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Tips on introducing value-based quality care to the day-to-day operations of your organization

As healthcare continues to embrace value-based quality care, it’s increasingly important for organization leaders to be on-trend.

Those who can quickly implement this way of thinking and operating will see an increase in patient engagement as a result of higher quality care. Those who struggle to embrace value-based care will fall behind as consumers turn to other, more attentive providers who can offer better results.

Here are three tips to help your organization succeed in its transition to providing value-based care as opposed to fee-for-service treatment.

1. Streamline front-end operations and payment processes

One of the biggest areas for opportunity with a value-based care model is front-of-house operations. Patients don’t like having to wait for their provider if they show up on time for their appointment. When being admitted into a hospital or skilled nursing facility, it’s not ideal to fill out piles of paperwork, either.

This means you must streamline your front-end operations, no matter the kind of organization you run. Make it easier for patients to provide their eligibility information, and help your staff verify eligibility by investing in the right software.

Advanced verification and claims management tools like Eligibility Workflow can significantly speed up the entire billing process. They’ll provide your team with all the information they need to share with patients. To embrace value-based care even more, ask your team to clearly explain patient eligibility.

Patients who have a better understanding of their coverage and payment responsibilities will show higher levels of engagement. They’re also more likely to pay what they owe on time, especially if you have credit card processing capabilities on site. Other payment processes patients respond well to are online bill pay and automated payments.

2. Focus on comprehensive care and wellness

In addition to front-of-house improvements, you also need to change how you deliver patient care. A diagnosis and prescription won’t cut it anymore. Patients want a much deeper understanding of their health. They want a comprehensive approach to treatment something that teaches them healthy behaviors they can continue after their treatment is over.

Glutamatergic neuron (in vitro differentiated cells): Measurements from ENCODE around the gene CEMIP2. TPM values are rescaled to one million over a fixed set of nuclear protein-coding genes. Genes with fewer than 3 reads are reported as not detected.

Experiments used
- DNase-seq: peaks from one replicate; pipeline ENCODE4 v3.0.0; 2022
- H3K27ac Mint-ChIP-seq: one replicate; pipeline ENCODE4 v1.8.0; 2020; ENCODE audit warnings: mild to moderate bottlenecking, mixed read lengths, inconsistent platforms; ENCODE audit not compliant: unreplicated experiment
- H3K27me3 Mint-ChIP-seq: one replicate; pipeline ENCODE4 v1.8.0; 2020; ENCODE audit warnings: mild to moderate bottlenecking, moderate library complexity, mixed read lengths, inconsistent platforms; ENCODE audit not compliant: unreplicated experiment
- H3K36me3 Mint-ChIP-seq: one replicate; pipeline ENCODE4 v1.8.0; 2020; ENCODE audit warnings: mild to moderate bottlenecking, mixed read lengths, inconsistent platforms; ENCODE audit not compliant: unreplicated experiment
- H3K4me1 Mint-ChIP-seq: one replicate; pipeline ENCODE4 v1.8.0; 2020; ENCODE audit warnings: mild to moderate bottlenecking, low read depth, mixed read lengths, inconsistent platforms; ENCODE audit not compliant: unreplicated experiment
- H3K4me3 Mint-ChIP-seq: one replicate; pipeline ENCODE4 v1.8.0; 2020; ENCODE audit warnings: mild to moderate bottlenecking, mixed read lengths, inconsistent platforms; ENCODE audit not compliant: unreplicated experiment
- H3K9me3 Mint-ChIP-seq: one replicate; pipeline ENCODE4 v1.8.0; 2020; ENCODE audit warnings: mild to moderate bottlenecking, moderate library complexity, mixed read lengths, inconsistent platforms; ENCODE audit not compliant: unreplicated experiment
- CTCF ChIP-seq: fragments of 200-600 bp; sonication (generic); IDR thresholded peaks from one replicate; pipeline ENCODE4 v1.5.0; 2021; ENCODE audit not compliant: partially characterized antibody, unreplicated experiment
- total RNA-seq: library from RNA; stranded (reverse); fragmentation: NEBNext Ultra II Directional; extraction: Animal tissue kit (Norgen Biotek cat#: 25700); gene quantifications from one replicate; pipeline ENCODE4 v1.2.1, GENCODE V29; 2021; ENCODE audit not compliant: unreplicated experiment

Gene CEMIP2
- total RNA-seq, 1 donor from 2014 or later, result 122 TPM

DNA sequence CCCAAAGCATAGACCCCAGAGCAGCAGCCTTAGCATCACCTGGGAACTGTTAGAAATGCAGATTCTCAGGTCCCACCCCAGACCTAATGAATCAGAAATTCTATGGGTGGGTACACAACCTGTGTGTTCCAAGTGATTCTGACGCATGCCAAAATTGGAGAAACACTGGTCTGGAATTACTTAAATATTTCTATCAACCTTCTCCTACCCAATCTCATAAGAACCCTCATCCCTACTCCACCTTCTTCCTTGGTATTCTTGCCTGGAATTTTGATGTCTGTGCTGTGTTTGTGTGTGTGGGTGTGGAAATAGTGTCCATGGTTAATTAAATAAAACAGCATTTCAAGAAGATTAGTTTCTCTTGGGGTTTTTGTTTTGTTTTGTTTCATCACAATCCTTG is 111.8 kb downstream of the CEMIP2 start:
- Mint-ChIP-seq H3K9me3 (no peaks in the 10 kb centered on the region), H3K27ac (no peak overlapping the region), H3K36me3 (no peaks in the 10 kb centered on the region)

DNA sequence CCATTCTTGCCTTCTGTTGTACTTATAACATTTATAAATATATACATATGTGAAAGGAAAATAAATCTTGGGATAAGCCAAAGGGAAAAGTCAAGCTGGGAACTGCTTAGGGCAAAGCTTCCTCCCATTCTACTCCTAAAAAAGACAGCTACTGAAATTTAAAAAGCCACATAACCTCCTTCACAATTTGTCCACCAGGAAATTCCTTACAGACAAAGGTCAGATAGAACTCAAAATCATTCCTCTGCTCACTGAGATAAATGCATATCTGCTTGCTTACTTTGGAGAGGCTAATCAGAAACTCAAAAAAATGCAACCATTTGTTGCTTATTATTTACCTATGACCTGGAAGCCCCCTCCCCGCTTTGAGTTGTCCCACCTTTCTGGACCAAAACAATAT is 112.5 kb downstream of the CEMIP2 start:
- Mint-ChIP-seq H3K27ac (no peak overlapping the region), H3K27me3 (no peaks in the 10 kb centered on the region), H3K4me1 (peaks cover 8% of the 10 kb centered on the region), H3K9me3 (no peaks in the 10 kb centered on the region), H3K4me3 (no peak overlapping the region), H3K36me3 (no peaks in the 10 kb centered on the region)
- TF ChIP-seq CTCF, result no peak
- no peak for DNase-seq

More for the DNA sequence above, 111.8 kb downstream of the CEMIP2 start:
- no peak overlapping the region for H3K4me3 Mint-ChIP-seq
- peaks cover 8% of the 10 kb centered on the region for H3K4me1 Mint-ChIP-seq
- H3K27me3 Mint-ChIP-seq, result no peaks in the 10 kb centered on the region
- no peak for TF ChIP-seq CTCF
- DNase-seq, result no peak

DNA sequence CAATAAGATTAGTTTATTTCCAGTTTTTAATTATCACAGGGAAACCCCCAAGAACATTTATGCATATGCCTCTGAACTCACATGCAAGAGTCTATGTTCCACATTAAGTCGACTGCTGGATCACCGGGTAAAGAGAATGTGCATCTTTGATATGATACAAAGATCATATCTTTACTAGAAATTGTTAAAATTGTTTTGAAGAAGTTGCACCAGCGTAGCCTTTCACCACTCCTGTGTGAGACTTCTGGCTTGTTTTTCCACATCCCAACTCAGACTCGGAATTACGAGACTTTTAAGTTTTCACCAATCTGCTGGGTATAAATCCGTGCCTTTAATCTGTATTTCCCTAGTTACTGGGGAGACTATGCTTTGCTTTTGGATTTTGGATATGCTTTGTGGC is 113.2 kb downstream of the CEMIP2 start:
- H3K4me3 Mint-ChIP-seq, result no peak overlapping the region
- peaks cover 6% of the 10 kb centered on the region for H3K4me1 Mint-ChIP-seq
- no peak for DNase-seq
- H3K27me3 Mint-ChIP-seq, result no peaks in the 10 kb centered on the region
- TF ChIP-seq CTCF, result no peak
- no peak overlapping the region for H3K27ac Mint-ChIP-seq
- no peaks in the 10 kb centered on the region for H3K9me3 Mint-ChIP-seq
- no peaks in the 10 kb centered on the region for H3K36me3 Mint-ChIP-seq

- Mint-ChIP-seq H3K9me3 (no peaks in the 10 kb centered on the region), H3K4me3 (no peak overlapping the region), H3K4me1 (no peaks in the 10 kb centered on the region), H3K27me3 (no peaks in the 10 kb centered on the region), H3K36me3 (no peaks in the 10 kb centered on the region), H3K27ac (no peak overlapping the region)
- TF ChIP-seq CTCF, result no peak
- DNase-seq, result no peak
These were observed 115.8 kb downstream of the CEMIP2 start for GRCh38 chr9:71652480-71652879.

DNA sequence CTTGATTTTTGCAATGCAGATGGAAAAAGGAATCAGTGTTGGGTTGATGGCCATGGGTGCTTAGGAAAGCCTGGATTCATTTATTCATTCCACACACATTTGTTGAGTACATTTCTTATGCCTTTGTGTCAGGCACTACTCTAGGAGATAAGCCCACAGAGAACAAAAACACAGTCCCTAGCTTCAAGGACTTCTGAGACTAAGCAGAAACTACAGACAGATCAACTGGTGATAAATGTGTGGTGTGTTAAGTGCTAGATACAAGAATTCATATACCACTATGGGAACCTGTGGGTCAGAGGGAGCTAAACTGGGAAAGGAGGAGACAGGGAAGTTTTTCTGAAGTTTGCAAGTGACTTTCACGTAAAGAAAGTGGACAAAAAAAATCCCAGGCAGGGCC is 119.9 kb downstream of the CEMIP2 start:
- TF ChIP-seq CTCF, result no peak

The desire for these long-term solutions is the result of the challenges today’s healthcare consumers face. It’s much harder for them to access care, and the cost of care is a big concern for patients as well. In fact, a recent study states 40% of Americans skipped a recommended medical test or treatment in the last 12 months due to cost.

Additionally, Americans fear the cost of treatment more than the potential illness. When they do seek care, they’re looking for the best, most well-rounded and effective treatment they can find in order to prevent future healthcare costs.

3. Boost revenue with CMS value-based quality care initiatives

If patients avoid healthcare and only engage in comprehensive treatment, what does that mean for providers? CMS is aware that providers may be concerned about losing revenue, so they’re rolling out value-based initiatives to ensure both providers and patients benefit from this transition.

If providers can prove that they’re creating comprehensive health plans and focusing on the long-term well-being of their patients, they’ll receive payment. The qualifications and terms of each CMS plan is unique, but the opportunity is there (or on its way) for providers to increase the level of patient care they provide without hurting their revenue.

The shift toward offering higher-quality care in a more accessible manner has already begun. If your organization has yet to make the necessary adjustments to embrace value-based care, now is the time.

For more on the value that value-based care is bringing to providers, patients, and payers, check out our blog on how this approach improves health outcomes, quality, and experience.

Inovalon® and design, Inovalon® are trademarks of Inovalon, Inc.

About the author

Michelle Karl, Solution Architect